Every writer on the face of the earth – or at least the only ones who are any good at all – are convinced at some point that what they have written is crap. Absolute garbage. Bosh and nonsense. However you want to put it, you reread what you’ve written and become convinced that the phrasing is wooden, the pace is all wrong, the dialogue stilted… yeah, yeah, I know.
We’ve all been there, trust me.
Agatha Christie, in her autobiography says, about writing a novel: Continue reading
I am in a reading mood lately, but nothing fictional completely appealed to me, so I am rereading Agatha Christie’s autobiography. It’s an engrossing look into an author’s mind from her very first memories to the age of about 75. As I read I keep marking pages, because her comments are so fascinating in light of my own progress in becoming a writer. Also, a lot of her entries are fascinating just as a glimpse into an earlier age, before cars, before almost anything that we consider ‘modern’ or even ‘necessary’.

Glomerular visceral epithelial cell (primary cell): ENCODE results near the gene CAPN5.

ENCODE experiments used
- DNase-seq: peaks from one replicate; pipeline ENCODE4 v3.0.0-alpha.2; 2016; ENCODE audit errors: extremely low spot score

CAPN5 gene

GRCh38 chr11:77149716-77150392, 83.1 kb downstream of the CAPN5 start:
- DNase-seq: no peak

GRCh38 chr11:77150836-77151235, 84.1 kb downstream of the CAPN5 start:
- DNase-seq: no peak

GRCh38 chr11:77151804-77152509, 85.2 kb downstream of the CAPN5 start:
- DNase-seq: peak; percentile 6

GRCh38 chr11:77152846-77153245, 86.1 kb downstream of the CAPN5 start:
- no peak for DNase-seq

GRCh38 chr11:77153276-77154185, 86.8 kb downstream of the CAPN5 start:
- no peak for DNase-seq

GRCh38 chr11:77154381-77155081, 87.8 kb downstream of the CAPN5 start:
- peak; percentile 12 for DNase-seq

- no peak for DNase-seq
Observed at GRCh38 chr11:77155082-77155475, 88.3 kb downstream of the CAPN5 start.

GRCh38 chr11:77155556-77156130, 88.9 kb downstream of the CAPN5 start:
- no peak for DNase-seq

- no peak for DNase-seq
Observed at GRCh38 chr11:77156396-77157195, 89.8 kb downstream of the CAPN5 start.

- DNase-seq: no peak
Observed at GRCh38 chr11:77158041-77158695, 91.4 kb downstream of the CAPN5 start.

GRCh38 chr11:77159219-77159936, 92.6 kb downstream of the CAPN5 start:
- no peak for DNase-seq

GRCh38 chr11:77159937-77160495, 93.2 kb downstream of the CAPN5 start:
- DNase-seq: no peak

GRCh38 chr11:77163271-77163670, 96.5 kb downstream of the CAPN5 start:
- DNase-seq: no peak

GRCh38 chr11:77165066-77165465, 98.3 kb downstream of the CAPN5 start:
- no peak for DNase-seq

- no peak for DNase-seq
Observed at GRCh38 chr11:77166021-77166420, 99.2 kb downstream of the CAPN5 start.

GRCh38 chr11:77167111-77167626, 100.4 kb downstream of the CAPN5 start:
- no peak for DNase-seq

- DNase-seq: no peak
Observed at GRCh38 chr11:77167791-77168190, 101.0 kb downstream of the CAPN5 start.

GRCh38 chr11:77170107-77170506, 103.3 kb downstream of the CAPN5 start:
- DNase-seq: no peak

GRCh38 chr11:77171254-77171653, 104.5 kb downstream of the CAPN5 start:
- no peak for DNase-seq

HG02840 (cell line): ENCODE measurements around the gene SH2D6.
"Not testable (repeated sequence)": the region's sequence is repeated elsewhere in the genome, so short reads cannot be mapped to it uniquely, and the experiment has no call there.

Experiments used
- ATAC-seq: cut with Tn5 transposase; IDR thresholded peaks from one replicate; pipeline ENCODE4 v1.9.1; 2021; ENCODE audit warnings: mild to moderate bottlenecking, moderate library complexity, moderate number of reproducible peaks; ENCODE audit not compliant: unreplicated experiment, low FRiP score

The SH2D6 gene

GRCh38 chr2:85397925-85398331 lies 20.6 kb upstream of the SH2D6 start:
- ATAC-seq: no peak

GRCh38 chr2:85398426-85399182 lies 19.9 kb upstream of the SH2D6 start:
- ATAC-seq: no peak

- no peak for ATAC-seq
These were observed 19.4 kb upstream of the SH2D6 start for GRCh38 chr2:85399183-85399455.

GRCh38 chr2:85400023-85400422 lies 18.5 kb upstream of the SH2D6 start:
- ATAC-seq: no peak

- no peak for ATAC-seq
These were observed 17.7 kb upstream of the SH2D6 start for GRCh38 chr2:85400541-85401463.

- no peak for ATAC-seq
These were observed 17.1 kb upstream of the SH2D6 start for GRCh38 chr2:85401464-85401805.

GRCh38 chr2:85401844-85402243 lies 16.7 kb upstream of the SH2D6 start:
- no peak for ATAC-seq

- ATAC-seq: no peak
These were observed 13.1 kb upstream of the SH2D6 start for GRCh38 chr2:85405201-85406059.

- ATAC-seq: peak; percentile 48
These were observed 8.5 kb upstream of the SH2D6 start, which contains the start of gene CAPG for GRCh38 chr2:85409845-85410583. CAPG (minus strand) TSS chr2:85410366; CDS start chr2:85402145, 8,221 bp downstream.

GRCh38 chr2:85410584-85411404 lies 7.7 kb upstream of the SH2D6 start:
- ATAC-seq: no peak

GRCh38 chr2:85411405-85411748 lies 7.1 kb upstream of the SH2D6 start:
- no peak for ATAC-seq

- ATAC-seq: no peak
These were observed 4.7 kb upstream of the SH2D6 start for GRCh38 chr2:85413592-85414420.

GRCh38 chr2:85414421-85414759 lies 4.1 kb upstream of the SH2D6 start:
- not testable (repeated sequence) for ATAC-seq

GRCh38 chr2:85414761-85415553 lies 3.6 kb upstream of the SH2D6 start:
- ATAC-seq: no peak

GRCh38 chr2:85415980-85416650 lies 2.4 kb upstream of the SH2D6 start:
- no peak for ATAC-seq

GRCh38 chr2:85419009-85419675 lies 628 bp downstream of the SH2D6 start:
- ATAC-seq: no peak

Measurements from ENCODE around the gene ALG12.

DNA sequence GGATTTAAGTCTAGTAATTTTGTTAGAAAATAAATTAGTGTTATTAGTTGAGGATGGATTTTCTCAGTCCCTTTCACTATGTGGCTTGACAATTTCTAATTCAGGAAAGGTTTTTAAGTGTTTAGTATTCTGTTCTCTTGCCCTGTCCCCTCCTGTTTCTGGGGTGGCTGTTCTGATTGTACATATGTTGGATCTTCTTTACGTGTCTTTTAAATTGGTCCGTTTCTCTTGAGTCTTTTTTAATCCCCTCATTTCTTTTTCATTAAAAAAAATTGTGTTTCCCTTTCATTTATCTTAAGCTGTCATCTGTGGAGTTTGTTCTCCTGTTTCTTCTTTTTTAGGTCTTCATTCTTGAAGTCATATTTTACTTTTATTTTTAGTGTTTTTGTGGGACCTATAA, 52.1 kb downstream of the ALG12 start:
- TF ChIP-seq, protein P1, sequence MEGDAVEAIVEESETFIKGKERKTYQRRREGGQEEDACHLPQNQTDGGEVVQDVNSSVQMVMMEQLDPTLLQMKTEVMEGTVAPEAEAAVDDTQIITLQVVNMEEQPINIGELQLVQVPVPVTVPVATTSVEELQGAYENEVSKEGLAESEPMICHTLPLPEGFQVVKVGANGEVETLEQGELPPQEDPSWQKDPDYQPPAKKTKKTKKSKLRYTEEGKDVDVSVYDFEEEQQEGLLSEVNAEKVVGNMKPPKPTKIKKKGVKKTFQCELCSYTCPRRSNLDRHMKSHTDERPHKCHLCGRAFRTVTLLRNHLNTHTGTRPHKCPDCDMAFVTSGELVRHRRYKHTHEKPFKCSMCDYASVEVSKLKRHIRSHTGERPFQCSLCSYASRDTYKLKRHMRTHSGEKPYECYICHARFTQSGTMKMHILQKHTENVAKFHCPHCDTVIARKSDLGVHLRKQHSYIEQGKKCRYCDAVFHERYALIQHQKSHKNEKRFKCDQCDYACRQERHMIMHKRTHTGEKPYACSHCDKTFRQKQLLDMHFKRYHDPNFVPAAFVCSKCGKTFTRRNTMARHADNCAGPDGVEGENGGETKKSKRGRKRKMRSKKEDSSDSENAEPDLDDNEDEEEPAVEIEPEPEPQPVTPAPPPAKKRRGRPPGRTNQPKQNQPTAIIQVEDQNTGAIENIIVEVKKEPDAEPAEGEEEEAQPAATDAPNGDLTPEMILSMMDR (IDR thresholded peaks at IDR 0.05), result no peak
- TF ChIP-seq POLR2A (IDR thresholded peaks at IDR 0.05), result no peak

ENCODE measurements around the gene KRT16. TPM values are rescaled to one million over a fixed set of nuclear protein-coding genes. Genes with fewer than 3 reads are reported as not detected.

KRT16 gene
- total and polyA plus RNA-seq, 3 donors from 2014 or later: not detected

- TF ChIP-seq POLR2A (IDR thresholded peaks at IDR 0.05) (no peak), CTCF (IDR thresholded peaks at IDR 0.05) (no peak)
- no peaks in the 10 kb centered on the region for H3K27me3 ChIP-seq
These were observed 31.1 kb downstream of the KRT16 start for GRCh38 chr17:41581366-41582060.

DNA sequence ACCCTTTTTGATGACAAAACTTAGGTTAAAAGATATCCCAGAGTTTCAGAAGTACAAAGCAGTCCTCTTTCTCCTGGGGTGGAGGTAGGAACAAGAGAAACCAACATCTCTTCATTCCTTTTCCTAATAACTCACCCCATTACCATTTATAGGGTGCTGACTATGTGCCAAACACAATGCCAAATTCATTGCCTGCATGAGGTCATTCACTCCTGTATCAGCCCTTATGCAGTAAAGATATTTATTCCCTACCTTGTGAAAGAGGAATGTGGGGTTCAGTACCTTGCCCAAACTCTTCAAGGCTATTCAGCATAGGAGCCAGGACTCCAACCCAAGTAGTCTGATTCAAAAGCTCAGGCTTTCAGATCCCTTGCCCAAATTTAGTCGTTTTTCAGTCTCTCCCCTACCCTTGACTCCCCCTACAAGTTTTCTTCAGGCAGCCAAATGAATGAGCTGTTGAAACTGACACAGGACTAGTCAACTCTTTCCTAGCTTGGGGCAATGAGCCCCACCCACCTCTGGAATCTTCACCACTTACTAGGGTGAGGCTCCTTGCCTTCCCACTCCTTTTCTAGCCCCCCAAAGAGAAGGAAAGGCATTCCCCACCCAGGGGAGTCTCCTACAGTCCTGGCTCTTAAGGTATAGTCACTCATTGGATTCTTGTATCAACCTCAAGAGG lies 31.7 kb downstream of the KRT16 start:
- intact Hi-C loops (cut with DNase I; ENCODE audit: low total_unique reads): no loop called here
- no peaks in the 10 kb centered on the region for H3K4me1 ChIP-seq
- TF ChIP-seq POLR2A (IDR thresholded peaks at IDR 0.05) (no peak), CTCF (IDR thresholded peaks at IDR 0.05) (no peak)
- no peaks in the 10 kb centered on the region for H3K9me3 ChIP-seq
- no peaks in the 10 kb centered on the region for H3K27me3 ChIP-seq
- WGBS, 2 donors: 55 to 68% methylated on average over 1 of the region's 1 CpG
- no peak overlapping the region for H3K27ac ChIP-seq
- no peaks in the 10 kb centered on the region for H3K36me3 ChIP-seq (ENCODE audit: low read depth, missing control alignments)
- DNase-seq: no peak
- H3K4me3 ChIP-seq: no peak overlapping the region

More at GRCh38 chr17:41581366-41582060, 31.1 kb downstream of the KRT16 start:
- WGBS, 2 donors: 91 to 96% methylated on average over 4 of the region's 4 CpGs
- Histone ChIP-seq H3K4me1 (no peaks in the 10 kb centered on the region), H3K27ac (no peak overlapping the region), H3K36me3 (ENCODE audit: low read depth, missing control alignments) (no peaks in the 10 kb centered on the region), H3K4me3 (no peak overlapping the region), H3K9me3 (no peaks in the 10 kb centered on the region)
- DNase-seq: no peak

So I thought I would share some of the most interesting passages as I go along. First up is the quality of memory, and the things from childhood that stay with us. Continue reading